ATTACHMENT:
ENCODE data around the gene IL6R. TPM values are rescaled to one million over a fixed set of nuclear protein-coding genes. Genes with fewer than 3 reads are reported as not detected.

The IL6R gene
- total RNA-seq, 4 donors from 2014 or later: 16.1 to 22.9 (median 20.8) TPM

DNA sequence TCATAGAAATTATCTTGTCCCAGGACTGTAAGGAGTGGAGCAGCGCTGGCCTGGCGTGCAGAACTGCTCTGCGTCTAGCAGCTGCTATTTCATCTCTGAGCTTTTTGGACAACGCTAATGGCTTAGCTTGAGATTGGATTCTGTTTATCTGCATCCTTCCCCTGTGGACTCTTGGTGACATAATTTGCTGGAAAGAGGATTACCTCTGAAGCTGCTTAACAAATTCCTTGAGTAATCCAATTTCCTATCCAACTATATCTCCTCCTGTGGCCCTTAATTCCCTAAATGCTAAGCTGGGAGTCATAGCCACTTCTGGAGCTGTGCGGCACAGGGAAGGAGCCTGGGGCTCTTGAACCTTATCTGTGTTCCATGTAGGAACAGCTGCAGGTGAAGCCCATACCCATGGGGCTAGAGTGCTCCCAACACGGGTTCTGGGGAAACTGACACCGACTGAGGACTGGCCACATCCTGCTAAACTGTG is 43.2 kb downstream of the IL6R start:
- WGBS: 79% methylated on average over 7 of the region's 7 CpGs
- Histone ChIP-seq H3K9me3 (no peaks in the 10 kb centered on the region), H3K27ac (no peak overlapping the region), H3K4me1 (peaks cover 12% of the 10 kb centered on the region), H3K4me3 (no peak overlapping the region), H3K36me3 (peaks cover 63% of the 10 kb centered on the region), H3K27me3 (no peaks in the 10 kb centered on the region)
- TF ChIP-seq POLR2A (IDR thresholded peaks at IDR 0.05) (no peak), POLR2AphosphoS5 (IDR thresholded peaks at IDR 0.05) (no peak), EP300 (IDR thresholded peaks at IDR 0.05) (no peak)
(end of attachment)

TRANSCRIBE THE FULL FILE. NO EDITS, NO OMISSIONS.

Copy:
ENCODE data around the gene IL6R. TPM values are rescaled to one million over a fixed set of nuclear protein-coding genes. Genes with fewer than 3 reads are reported as not detected.

The IL6R gene
- total RNA-seq, 4 donors from 2014 or later: 16.1 to 22.9 (median 20.8) TPM

DNA sequence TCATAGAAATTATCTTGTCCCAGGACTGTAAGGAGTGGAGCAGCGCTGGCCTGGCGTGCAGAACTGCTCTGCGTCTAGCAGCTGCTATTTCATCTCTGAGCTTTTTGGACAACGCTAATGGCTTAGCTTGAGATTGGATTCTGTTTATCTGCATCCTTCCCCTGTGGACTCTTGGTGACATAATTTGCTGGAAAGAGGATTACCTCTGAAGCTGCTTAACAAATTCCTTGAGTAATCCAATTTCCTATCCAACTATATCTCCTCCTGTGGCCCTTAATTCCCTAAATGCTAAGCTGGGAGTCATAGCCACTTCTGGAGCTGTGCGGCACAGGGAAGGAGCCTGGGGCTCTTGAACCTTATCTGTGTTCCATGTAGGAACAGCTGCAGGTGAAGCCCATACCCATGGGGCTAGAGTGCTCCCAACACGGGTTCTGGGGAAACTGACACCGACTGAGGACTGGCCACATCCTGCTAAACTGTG is 43.2 kb downstream of the IL6R start:
- WGBS: 79% methylated on average over 7 of the region's 7 CpGs
- Histone ChIP-seq H3K9me3 (no peaks in the 10 kb centered on the region), H3K27ac (no peak overlapping the region), H3K4me1 (peaks cover 12% of the 10 kb centered on the region), H3K4me3 (no peak overlapping the region), H3K36me3 (peaks cover 63% of the 10 kb centered on the region), H3K27me3 (no peaks in the 10 kb centered on the region)
- TF ChIP-seq POLR2A (IDR thresholded peaks at IDR 0.05) (no peak), POLR2AphosphoS5 (IDR thresholded peaks at IDR 0.05) (no peak), EP300 (IDR thresholded peaks at IDR 0.05) (no peak)